Singapore (–2.3%) was weighed down by policy tightening related to inflation concerns. REITs were generally more resilient, led by more-cyclical names. Reports from property consultants suggested that retail rents held steady in the first quarter despite new supply scheduled for the second half of the year. Developers underperformed after a strong first quarter.
North America fundamentals on a slow but positive trajectory
We maintain our outlook of modest but steady U.S. economic growth in 2012 despite recent disappointing data points. In our view, such an environment should drive incremental gains in demand for commercial space. Furthermore, we believe low funding costs and a lack of new supply in most markets are likely to provide support to real estate fundamentals.
We continue to take a positive stance toward specific office markets that cater to life sciences, technology and media, including parts of the West Coast and Manhattan. We also favor prime retail owners, while staying cautious toward health care properties, suburban offices and secondary retail. We decreased our allocation to apartments on valuation concerns, as well as the prospect for increased competition from single-family home sales and rentals.
In Canada, we continue to favor companies across all property types with meaningful business in the western region. Despite rumblings of concern around the housing market, we believe a correction in home prices (which we view as likely) would have only a small effect on the country’s financial system as long as the jobs market holds up.
European economic challenges keep us focused on high-quality names
Our base-case scenario for Europe is a moderate recession, with strength in Germany and Scandinavia contrasting sharply with far more severe conditions in the southern region. We see meaningful economic headwinds over the foreseeable future as Europe attempts to bring its fiscal imbalances under control. Furthermore, unlike in many other parts of the world, inflation rates remain elevated (albeit slowing), giving the European Central Bank little room to cut interest rates.
Despite these challenges, we believe valuations for many listed real estate companies have reached levels that are likely too low on a relative basis. We continue to closely monitor macroeconomic developments, and remain focused on companies that we think are best positioned to shield themselves from the adverse effects of deleveraging. Specifically, we generally favor high-quality companies with strong balance sheets and relatively low cash flow multiples. We continue to like London offices and the Berlin residential market. We also favor landlords with prime retail assets in northern European markets, where consumer spending is relatively healthy.
Policy easing trends likely to benefit Asia Pacific
Hong Kong remains among the most attractive property markets in the world, in our view. While the economy is likely to decelerate further, we expect conditions to begin improving by the end of the year. We continue to favor prime retail landlords due to strength in mainland tourist spending, and we are also finding value in the office market. Within the residential market, mortgage spreads are stabilizing and developers are seeing a boost in sales volumes due to more-reasonable pricing. However, we expect the government to increase land supply in the coming years, which argues for some caution on residential development business models.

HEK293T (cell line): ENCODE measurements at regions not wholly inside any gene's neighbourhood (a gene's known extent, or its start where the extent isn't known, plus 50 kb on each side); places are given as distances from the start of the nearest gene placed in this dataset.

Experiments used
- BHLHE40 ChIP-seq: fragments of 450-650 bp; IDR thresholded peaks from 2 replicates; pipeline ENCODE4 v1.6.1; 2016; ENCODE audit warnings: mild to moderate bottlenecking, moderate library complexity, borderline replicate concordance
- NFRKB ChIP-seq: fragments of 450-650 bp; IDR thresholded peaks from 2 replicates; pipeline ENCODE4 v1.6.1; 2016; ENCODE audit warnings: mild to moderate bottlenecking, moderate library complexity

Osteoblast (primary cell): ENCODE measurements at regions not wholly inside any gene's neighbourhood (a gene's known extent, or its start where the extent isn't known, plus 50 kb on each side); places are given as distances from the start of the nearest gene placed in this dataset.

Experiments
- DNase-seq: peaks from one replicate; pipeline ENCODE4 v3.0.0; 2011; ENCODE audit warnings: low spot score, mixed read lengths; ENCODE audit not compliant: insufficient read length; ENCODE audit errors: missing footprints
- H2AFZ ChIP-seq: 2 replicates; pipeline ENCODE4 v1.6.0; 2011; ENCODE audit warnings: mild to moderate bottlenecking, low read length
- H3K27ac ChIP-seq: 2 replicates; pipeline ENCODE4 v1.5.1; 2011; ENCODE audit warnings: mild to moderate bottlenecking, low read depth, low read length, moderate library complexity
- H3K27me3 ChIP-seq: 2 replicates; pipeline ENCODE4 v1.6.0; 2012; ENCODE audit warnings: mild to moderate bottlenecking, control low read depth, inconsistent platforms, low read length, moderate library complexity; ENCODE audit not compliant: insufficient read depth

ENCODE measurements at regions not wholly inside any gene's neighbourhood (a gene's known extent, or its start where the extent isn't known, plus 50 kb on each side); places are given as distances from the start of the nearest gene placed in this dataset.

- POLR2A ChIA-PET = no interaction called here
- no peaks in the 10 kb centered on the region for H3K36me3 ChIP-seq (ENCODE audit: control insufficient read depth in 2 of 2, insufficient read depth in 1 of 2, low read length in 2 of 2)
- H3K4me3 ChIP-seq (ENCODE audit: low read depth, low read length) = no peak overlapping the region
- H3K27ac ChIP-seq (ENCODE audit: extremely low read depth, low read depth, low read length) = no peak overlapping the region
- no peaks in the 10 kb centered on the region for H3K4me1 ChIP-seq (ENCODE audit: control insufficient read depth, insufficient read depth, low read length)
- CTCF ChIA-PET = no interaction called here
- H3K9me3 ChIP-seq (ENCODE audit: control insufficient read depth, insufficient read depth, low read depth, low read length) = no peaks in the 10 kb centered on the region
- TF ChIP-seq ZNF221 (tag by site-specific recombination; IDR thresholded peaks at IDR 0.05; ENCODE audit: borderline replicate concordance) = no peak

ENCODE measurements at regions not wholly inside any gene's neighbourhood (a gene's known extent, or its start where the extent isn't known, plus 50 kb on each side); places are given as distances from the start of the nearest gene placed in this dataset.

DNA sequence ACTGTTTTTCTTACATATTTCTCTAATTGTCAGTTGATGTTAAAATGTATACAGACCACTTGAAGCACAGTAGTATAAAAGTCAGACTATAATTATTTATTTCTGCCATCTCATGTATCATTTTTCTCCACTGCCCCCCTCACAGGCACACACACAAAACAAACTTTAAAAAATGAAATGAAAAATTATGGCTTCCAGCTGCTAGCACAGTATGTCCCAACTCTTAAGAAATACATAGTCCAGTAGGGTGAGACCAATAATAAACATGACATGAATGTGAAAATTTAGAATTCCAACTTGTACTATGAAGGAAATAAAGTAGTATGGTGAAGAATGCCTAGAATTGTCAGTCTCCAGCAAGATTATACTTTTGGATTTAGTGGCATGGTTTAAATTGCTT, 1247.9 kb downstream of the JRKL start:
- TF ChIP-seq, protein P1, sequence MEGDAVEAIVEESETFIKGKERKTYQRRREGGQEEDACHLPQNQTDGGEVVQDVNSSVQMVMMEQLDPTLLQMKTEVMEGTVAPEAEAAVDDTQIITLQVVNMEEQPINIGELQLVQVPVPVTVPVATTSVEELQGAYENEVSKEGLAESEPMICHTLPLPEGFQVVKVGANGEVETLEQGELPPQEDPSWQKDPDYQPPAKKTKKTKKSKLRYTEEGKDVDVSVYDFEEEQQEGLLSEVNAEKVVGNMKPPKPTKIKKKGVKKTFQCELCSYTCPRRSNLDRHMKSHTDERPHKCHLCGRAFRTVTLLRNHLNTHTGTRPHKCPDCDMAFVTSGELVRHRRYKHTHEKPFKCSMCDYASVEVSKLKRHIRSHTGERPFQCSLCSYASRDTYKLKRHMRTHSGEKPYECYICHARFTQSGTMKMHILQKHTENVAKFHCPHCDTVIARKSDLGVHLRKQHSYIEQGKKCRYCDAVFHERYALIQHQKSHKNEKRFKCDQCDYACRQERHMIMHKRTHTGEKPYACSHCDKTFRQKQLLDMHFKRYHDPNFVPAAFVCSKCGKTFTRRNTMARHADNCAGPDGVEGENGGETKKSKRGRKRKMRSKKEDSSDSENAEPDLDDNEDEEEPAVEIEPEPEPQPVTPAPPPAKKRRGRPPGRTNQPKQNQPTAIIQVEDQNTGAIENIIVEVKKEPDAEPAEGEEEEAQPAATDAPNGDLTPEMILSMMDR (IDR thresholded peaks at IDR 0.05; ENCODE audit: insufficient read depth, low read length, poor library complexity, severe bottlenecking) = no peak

We remain underweight Japan based on relative fundamentals and business models. Demand for office space remains weak, although there are early signs of a bottoming in net effective rents. We are seeing relatively better resilience in the residential market, with condo sales buoyed by government incentives and low interest rates.
In Australia, the decision by the central bank to cut interest rates by a larger-than-expected 50 basis points on May 1 is, in our view, a good indication of its increasing comfort with inflation and a more-accommodative monetary policy. However, we remain cautious, as the broader economy has yet to benefit meaningfully from increased capital spending in the mining sector.
We have become more constructive toward Singapore, favoring cyclical sectors such as offices and hotels, which stand to benefit the most from a recovery in global demand. We view hotels as particularly attractive given tight supply conditions and growth in intra-regional travel. Among developers, our positioning reflects the diverging trends we see in the residential market favoring mass-market housing over luxury projects.
Sector returns as measured by the FTSE NAREIT Equity REIT Index.
Country returns are in local currencies as measured by the FTSE EPRA/NAREIT Developed Real Estate Index.
(c) Cohen & Steers